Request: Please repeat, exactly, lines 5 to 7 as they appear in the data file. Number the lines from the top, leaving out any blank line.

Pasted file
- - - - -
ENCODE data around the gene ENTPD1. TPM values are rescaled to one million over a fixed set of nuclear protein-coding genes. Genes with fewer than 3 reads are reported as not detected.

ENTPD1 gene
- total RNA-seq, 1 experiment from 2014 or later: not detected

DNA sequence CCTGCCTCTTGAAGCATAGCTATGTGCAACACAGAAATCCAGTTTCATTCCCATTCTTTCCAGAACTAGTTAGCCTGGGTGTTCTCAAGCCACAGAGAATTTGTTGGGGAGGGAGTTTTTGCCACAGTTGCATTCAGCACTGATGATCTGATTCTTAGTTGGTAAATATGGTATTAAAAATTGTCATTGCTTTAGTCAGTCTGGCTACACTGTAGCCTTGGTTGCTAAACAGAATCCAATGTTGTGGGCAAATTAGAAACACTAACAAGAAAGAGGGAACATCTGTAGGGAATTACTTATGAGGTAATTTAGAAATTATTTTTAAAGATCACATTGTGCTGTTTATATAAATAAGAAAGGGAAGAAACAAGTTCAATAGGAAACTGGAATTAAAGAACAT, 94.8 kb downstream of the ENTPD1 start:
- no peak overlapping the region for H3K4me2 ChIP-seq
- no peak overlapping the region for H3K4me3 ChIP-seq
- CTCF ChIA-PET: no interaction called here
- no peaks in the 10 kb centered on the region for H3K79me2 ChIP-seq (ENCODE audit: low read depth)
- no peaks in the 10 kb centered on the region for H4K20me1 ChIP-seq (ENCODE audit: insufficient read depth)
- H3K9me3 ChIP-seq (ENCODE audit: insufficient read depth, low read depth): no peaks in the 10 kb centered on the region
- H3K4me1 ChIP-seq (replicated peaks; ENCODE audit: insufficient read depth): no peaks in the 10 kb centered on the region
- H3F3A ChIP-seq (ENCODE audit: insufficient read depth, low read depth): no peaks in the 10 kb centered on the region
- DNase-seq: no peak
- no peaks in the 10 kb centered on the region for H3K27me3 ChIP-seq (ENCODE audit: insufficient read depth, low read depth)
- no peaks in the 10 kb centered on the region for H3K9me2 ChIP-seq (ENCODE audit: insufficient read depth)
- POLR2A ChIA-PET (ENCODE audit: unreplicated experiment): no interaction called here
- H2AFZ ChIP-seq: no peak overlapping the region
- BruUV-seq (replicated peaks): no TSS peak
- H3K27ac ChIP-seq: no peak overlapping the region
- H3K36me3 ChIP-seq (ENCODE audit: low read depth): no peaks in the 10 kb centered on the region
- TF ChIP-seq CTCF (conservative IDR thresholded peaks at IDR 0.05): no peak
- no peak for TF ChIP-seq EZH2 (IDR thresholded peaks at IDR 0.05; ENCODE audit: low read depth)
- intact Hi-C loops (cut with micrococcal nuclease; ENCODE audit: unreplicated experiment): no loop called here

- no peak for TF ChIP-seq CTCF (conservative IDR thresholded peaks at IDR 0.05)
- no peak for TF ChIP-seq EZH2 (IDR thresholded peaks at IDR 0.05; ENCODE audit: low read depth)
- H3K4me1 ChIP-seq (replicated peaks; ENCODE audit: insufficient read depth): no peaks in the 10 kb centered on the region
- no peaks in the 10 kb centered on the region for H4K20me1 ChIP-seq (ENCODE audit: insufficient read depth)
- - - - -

- no peak overlapping the region for H3K4me2 ChIP-seq
- no peak overlapping the region for H3K4me3 ChIP-seq
- CTCF ChIA-PET: no interaction called here